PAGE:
10 Reasons Your Best Employees Are Looking Elsewhere

Editor’s Note: It’s an annual tradition for TLNT to count down the most popular posts of the previous 12 months. We’re reposting each of the top 25 articles through January 2nd. This is No. 3 of 2016. You can find the complete list here.

The success or failure of a business usually comes down to its talent.

Businesses spend a lot of time, money and effort finding the right people, hiring the right people, training the right people and paying the right people to help make their business successful. They hope that all of the time and the effort that they put into their employees allows their business to grow and be successful.

There was a time that all of the effort that a business put into an employee resulted in the employee sticking with the company for their entire working career. Employees were loyal to the company they worked for, even if the company was not treating them as well as they should.

A greater ongoing push to retain talent

All of that has changed, and employees are no longer quite so loyal. They will leave if they find something better or are not happy with the job they are in.

This has caused companies to spend more and more time and money trying to find the best employees they can with the hope that they can retain them.

Despite their best efforts, good talent can, and does, leave. The goal of businesses is to limit the amount of talent they lose, but in order to do that, they need to have a better understanding of just why employees are leaving.

The answer can be different for every organization, but there are often similarities in why talent is looking elsewhere.

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10 things that drive employees to go elsewhere

Here are 10 of the most common reasons that good employees are leaving to go work somewhere else:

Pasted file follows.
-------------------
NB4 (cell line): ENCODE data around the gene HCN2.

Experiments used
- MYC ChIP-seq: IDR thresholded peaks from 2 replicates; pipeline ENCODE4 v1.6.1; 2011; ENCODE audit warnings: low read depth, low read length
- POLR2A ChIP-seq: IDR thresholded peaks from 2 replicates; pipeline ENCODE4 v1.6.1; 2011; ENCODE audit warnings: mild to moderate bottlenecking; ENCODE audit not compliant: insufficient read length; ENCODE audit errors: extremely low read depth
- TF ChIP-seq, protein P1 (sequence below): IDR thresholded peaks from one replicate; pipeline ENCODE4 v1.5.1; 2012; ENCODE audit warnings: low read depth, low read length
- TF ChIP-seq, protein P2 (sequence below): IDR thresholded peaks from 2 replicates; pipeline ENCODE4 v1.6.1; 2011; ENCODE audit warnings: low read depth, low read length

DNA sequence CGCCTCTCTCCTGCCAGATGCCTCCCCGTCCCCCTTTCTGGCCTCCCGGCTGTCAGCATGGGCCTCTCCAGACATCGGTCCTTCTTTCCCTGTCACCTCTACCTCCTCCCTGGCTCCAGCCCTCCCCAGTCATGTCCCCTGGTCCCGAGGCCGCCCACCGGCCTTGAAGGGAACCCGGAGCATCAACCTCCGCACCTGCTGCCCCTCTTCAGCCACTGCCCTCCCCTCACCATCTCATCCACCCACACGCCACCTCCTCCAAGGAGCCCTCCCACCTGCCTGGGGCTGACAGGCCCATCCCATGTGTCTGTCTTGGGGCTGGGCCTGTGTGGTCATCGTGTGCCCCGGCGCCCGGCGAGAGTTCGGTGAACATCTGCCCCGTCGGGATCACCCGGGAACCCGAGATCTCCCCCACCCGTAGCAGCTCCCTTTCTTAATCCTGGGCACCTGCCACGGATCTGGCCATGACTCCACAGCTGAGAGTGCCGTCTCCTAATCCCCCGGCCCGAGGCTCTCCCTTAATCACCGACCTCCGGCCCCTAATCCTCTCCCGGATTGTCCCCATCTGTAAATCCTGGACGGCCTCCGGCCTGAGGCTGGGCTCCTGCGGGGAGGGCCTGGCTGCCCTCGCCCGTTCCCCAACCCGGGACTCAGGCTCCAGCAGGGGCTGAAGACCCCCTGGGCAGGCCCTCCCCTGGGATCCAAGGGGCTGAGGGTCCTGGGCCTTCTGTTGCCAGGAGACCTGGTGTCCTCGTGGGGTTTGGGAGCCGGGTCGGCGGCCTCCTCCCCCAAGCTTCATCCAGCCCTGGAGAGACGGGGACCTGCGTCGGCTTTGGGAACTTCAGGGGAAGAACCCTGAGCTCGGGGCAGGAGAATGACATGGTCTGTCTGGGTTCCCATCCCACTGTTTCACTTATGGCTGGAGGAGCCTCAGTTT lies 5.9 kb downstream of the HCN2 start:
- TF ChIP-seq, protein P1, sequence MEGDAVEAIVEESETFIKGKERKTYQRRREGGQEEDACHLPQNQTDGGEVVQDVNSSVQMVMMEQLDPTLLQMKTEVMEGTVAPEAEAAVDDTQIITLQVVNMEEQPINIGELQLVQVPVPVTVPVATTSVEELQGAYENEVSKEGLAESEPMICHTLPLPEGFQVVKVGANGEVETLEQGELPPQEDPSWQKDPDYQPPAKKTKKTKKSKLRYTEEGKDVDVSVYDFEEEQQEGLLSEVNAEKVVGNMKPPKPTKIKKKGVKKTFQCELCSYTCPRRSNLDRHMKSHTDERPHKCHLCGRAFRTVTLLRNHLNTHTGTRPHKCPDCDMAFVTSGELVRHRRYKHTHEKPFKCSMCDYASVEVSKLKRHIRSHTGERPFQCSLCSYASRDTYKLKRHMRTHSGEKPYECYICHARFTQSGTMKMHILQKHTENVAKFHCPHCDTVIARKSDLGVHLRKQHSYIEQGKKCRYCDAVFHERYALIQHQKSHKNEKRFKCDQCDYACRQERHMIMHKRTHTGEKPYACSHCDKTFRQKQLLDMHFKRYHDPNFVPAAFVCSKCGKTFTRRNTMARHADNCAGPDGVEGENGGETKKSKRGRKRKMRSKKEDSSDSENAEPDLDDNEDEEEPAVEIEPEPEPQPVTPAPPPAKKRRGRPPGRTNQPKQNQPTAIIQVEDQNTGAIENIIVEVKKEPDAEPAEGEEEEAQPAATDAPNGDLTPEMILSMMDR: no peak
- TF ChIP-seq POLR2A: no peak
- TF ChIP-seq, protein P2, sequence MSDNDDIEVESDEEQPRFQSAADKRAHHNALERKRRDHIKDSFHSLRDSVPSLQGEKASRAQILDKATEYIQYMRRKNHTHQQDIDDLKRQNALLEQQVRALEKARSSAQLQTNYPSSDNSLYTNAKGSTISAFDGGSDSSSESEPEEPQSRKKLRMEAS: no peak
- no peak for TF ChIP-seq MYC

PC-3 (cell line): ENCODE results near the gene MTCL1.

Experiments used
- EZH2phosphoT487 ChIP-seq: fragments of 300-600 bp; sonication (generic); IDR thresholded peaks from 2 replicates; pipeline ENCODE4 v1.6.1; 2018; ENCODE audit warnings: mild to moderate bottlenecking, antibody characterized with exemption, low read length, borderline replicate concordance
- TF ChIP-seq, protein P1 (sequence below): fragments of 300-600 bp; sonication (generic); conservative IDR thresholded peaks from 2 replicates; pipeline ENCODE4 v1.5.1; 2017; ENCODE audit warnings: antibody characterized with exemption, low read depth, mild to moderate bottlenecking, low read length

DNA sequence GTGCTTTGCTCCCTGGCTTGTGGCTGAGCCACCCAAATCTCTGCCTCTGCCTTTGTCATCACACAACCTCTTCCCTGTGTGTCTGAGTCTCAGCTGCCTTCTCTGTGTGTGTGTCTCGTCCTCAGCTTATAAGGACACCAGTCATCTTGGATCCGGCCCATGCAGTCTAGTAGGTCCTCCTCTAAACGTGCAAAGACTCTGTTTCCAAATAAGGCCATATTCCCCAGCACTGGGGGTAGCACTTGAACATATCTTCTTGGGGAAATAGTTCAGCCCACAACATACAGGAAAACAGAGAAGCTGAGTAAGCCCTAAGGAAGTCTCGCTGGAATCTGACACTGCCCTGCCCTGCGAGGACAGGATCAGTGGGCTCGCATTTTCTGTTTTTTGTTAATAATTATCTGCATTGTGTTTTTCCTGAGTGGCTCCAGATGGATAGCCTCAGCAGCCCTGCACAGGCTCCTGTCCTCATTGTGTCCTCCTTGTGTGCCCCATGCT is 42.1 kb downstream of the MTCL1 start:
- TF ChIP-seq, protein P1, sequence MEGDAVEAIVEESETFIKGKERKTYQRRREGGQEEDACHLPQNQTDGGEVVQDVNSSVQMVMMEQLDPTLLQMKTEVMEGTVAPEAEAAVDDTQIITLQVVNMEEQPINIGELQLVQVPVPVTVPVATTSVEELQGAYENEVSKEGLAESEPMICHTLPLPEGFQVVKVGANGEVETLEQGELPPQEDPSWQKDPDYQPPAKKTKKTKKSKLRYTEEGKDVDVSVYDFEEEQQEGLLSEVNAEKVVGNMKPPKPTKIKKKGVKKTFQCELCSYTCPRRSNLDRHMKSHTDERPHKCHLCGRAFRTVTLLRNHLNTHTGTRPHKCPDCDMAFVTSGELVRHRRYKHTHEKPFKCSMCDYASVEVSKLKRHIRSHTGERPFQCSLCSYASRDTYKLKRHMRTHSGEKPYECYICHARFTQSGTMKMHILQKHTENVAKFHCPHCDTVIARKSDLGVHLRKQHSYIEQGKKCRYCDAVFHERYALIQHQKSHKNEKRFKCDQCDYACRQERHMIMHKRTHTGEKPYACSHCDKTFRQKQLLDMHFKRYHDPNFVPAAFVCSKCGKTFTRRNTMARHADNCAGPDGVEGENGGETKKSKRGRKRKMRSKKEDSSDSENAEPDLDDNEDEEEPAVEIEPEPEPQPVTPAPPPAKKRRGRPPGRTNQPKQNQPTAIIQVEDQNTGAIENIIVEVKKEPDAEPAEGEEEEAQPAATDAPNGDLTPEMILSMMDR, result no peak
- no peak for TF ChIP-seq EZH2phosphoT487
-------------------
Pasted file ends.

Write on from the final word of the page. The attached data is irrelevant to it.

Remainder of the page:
1. Too much work – Many businesses are trying to cut costs, and one way to do that is through a reduced workforce. That means employees are having to do more. The business may say they are just trying to increase productivity, but to the employee, it just looks like management wants to make them work harder. Businesses also will put more responsibility on their best employees that have already proven to be productive. This can also cause an employee to lose motivation and start to look elsewhere.
  2. No recognition – People need to be praised and recognized for the good work they do. But, many companies focus on negative feedback rather than accentuating the positive. If they fail to recognize the employees’ contributions, they risk losing the employee to a place that will show that they appreciate them. Employee rewards can come in many forms — from raises, to awards, to simply letting people know they are doing a great job. It is all about communicating to employees that the work they do really does matter.
  3. Setting the wrong priorities – Many employees feel that the only thing businesses care about is making money. And, they frequently see cost cutting measures as an attack on them. They do not think the company cares about them as people and does not believe they are more than just part of the company’s workforce. No one wants to be treated like a number, and employees will leave the places that treat them like that.